There's no '˜hard' or '˜soft' issue tonegotiate - it's just plain '˜Brexit'
These past few weeks there's been much talk about '˜hard and soft Brexit', being '˜in or out of the single market', and more besides with quite a few people getting into rather a lather over it all.
Great swathes of column inches have been dedicated to the options, but I feel compelled to say just this: no such distinctions on how the UK will leave the EU actually exist.
There is no hard or soft, or in or out depending on which way you voted on June 23 – there’s just Brexit and what we negotiate.
The deal’s also not going to be ‘Norwegian’ or ‘Swiss’ – it’s going to be ‘UK’. It will be something that works for both us and the EU.
Now, I fully understand people want to know what Brexit will entail and why they are worried about it.
This is why ‘hard and soft’ and other options have filled the narrative for a whole variety of reasons, ranging from those truly wanting to remain in the EU, to those truly wanting to make political capital out of the situation.
Thankfully, the prime minister is standing firm and has made it clear there won’t be a running commentary on our strategy and negotiation, and I couldn’t agree more.
The whole idea this government should show its hand, prior to triggering article 50 and the negotiations with our European partners, frankly beggars belief.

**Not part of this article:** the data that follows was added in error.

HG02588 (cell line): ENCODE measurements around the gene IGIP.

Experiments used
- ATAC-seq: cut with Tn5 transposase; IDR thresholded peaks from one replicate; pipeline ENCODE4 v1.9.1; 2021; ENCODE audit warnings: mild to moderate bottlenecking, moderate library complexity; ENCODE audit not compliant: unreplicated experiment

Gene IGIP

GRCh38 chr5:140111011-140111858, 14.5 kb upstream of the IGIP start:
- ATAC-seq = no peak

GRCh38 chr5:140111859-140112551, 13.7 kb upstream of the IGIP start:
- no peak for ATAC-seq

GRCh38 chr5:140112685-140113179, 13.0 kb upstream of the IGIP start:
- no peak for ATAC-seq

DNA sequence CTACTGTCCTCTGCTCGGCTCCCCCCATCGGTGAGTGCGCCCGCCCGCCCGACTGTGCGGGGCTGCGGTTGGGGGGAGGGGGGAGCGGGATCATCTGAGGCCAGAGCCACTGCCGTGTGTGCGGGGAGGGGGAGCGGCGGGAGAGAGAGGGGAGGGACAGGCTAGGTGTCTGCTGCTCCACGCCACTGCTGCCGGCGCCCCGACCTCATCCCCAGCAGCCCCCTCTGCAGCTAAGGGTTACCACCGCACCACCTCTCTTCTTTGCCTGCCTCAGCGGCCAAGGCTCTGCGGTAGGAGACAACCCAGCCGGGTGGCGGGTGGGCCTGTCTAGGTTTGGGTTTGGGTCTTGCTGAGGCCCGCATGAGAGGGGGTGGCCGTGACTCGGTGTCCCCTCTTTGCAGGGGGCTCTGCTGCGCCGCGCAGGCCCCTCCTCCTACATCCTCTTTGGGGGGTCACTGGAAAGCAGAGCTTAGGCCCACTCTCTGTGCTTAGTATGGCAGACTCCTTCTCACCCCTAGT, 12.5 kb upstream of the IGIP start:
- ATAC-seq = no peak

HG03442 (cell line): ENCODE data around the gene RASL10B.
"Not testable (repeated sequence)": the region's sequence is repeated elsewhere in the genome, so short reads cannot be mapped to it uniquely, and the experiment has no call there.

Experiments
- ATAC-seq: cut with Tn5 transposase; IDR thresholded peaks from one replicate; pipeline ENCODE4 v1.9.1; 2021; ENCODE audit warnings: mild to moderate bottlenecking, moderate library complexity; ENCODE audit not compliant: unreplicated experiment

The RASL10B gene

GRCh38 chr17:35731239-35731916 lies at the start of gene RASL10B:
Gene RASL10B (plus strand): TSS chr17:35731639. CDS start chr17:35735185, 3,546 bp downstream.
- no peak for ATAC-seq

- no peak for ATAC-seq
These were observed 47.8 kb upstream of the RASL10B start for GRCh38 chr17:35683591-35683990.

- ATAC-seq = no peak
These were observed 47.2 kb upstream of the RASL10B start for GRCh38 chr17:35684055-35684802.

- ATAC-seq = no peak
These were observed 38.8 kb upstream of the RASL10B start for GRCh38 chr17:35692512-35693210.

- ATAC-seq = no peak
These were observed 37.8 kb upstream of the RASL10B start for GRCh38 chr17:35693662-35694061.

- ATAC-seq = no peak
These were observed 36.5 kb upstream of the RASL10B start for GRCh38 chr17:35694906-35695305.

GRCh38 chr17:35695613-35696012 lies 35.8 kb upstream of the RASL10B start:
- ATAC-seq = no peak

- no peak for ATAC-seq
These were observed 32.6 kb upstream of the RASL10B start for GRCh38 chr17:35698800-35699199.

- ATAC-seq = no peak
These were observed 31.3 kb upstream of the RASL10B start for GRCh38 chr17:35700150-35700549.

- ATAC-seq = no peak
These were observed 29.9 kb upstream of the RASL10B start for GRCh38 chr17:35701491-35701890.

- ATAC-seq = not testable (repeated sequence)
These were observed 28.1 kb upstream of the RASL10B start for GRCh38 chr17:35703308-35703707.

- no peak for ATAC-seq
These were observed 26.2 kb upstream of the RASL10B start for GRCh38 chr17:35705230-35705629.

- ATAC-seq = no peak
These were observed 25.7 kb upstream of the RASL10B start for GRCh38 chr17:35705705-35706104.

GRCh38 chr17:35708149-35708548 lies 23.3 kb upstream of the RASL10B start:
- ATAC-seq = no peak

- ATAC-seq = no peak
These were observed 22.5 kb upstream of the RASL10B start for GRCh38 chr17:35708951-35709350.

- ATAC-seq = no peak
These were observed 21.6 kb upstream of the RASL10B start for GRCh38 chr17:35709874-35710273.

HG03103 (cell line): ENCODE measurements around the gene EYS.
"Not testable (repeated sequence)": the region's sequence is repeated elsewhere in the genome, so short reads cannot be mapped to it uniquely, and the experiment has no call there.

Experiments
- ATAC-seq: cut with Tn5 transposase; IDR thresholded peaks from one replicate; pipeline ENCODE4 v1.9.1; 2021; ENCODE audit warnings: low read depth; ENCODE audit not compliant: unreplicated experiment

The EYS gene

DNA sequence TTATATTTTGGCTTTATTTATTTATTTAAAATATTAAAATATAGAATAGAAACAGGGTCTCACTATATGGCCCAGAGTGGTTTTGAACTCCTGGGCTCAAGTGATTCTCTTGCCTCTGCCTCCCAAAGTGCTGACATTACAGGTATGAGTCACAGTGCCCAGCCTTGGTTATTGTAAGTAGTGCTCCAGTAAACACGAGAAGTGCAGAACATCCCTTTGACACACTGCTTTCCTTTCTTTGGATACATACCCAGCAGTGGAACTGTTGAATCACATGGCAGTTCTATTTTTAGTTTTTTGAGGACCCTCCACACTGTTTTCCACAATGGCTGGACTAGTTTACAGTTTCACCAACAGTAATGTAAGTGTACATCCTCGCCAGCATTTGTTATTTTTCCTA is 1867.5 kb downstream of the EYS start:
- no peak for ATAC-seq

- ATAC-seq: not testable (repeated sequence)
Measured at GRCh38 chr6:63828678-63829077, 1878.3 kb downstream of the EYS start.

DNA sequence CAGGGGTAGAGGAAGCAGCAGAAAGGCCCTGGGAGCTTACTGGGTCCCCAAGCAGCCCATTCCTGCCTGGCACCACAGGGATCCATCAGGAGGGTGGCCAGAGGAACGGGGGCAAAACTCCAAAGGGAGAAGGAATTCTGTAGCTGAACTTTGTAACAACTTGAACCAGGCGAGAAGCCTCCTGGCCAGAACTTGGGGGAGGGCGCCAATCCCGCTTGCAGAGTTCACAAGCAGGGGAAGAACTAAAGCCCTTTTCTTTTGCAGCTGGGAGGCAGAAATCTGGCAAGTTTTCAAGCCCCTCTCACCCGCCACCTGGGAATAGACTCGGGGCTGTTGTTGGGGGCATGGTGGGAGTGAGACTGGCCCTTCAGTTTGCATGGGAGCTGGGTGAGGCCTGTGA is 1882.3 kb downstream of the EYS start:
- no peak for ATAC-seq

It would be akin to getting a builder around to quote for a new extension and them asking: ‘What’s the most you have you got to spend?’ and you telling them. Don’t be surprised when the quote comes back a fraction under the figure you so helpfully supplied.
So we have to be careful what we say, just like our European friends will be, because this is no small matter: this is about a deal for the UK that will give us prosperity, global free trade opportunities, security, partnership with Europe and control of our borders, our laws and our future.
And we can have all those things and more if we negotiate well, compromise, and yes; stand firm and stand up for ourselves when needed.
Finally, one Brexit myth centred on ‘we must have free movement of people or we won’t get access to the EU market’, was blown out of the water last month.
Canada has just signed a free trade deal with the EU and nowhere in it does it include the free movement of people between Europe and Canada.
So we’re not about to be inundated with friendly, maple syrup-loving people who say ‘aboot’ rather than ‘about’ and look dismayed when you ask where in the US they are from.
But we will be able to freely trade with them and there’s no reason why that can’t apply to the UK too post-Brexit.